The New Beginnings Schools Foundation planned to discuss its CEO’s contract in a closed session at 5 p.m. Friday but opted against it after The Lens’ editor objected.
State law specifically prohibits public bodies, which includes charter boards, from meeting privately to talk about awarding a contract.
They are allowed to meet privately to discuss the performance of an employee, but they have to provide proper notice beforehand. Board attorney Michelle Craig recommended the board meet later after doing so.
The board adjourned.
But when The Lens returned 30 minutes later to retrieve a misplaced item, six of the eight people who attended the meeting were still in the room, discussing something. They appeared surprised to see The Lens’ editor again.
“They were talking about the Mardi Gras holidays,” Craig said. “There was nothing nefarious going on.”
Two items were on the agenda for the specially called meeting at Lake Area New Tech Early College High School: review bids submitted by consultants hoping to conduct a review of the operation and discuss the contract of CEO Sametta Brown “in light of her recent performance evaluation,” Craig told The Lens before the meeting.
Three of the charter network’s four schools declined in the last round of state assessments, released in December. That included Medard H. Nelson Charter, which saw a precipitous drop from 67.3 points, a D on the state’s 150-point scale, to 41.2 points, an F.
When the agenda was issued Thursday, The Lens emailed a board representative to point out the prohibition against discussing contracts in executive session.
After the bids were discussed in the meeting, board attorney Michelle Craig, who was participating by phone, recommended that the board not hold the executive session because it had been challenged.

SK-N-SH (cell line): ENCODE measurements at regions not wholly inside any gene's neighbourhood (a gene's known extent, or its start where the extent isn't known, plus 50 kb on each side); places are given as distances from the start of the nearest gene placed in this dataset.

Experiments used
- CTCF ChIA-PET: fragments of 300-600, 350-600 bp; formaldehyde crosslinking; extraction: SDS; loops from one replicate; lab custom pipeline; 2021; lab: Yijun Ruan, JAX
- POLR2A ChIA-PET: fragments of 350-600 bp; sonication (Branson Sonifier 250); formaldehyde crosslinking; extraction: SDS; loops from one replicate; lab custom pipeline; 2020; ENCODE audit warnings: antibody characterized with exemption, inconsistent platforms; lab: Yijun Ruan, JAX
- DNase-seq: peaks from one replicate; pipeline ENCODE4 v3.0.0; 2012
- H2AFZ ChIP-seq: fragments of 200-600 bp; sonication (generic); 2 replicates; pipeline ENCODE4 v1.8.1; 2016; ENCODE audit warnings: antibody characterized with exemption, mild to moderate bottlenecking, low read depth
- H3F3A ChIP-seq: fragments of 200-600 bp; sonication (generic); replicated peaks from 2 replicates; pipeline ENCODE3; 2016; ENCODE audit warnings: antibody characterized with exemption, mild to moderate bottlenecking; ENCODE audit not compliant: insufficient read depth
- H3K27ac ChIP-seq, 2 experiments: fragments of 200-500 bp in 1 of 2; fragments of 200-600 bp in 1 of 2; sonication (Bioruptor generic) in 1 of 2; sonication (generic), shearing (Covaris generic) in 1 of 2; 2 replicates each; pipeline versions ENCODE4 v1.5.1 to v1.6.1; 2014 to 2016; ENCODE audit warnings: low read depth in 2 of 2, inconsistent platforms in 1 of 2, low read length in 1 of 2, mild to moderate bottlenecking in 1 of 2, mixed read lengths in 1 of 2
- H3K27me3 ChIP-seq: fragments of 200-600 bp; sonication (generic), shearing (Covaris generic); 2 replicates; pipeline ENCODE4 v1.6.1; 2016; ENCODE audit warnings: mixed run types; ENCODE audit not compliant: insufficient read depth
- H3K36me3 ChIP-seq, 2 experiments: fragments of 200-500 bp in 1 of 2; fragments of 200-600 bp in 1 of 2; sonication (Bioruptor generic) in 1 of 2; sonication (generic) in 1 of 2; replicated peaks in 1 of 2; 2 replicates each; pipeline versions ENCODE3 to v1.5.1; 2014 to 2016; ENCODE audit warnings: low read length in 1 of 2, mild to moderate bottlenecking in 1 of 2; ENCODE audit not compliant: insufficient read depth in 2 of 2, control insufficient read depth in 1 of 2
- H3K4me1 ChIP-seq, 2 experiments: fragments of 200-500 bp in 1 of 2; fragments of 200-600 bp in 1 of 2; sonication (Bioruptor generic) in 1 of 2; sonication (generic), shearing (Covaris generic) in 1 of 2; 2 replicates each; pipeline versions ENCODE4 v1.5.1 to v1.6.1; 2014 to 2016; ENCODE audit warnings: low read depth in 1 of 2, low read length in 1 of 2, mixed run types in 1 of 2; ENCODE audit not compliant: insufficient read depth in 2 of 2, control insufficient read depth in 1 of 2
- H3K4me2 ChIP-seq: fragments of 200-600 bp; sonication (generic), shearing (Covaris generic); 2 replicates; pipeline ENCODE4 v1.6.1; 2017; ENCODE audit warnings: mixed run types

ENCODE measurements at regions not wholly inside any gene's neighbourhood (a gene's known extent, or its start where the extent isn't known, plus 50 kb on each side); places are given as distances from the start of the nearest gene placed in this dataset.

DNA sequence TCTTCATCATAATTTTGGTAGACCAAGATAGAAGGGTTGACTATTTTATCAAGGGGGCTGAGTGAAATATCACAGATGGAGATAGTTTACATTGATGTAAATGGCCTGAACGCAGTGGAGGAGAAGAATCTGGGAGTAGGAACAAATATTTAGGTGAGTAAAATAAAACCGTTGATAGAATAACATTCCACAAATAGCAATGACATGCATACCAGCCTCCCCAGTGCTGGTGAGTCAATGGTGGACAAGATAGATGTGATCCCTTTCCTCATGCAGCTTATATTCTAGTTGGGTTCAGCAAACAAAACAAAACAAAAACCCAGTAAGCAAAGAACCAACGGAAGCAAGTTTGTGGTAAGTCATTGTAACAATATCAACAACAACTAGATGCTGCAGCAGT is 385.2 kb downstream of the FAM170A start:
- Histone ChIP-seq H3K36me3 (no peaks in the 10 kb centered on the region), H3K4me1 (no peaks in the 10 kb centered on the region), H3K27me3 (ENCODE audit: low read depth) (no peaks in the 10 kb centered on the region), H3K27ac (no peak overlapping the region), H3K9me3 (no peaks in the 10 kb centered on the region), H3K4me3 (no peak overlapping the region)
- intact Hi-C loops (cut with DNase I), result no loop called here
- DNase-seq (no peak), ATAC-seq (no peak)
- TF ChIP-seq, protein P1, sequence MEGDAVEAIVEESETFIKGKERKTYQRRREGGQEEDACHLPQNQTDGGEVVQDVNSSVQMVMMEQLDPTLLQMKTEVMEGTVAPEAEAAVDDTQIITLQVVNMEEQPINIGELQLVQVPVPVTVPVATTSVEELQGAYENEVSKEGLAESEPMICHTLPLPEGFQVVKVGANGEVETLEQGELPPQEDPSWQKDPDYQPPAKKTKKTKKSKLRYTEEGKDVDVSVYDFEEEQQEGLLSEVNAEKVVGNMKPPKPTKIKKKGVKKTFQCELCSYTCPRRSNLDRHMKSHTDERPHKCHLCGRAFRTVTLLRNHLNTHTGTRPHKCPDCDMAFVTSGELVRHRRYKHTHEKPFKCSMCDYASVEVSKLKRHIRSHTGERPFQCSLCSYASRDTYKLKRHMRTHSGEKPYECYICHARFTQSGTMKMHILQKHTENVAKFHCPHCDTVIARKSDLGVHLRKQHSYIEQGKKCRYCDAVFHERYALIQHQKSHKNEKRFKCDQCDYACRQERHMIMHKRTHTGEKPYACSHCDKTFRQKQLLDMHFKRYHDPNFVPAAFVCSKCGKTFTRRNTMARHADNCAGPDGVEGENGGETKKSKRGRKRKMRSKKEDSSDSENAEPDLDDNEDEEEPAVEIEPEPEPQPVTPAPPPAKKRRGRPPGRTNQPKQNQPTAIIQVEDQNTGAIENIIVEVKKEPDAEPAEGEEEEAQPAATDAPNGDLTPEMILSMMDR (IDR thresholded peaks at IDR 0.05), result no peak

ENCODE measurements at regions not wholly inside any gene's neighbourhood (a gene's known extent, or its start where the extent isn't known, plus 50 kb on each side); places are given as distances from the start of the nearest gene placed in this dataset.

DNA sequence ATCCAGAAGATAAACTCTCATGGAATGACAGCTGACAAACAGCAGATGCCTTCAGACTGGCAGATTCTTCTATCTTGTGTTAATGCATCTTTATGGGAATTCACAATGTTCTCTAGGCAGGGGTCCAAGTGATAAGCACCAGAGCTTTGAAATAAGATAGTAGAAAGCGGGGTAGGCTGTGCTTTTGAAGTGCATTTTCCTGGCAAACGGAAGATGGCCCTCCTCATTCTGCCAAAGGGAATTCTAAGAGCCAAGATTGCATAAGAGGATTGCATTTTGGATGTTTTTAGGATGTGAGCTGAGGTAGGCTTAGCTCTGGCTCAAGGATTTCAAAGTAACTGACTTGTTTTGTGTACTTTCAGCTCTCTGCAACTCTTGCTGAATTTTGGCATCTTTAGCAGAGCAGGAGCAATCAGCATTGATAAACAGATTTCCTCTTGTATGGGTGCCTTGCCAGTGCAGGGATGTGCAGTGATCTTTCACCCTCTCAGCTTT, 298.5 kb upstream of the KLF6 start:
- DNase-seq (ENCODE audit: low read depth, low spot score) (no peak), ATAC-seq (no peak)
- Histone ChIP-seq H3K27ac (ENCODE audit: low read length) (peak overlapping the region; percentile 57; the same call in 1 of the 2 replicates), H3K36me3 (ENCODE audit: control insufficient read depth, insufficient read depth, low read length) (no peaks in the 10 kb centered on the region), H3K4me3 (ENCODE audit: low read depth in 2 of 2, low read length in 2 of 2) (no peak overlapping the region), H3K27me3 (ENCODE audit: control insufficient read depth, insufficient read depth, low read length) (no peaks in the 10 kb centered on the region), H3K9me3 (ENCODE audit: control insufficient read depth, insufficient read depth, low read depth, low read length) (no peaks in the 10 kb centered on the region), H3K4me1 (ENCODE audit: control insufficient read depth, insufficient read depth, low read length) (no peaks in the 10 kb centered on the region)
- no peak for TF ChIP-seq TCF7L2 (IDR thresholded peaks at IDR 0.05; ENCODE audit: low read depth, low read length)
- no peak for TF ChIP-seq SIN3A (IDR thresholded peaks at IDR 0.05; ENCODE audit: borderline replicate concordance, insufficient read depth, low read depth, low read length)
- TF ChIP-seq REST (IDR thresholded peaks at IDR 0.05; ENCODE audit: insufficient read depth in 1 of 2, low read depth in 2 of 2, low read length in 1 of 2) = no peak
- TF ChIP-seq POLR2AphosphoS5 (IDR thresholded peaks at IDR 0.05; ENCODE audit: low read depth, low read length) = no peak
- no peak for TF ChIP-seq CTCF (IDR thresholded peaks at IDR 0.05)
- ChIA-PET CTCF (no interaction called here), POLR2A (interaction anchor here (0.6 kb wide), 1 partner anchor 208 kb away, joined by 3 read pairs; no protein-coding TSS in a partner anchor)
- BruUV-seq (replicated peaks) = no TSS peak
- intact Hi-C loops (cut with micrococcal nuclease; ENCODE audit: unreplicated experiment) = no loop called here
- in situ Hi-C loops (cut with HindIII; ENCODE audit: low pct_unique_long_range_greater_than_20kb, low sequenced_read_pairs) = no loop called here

Two of the board members left; so did The Lens’ editor. He returned a half-hour later to the high school library meeting room, looking for a misplaced item.
Someone had closed the door, and six people were still there discussing something. When beckoned, one opened the locked door. It’s not clear if all six were board members or one was a staff member.
Board President Leslie Bouie, who was on the phone with Craig, hung up and told everyone they were finished and free to go.
Craig later told The Lens that Bouie told her the remaining board members were simply talking about how difficult it is to schedule meetings because of the events leading up to Fat Tuesday. Like many of the city’s charter board members, Craig said, the people who run the New Beginnings network are friends and likely to chat socially after the meetings. (That’s not against the law.)
New Beginnings has previously run afoul of the state’s open-meetings law. In June 2013, the state cited it for failing to take public comment from the audience before taking votes.
Brown, who is in the middle of a three-year contract as CEO, was not at the meeting. She makes $145,000 a year and can earn up to a 25 percent bonus if she meets a series of goals specified in her contract.
Those include increasing the scores at the four schools, with an emphasis on making sure none receives an F.
Three of the network’s four schools posted lower scores than last year:
- Medard H. Nelson Charter School fell from 67.3, a D, to 41.2, an F.
- Pierre A. Capdau Charter School fell from 89.9, a B, to 71.4, a C.
- Gentilly Terrace Charter School fell from 67.3, a D, to 52, a D.
- Lake Area New Tech Early College High rose from 64.5, a D, to 79.4, a C.
The first three schools serve students in kindergarten through eighth grades; the high school is ninth through 12th grade.
The four schools have about 2,000 students, making New Beginnings one of the larger charter groups in the city.
Staff writer Marta Jewson contributed to this report.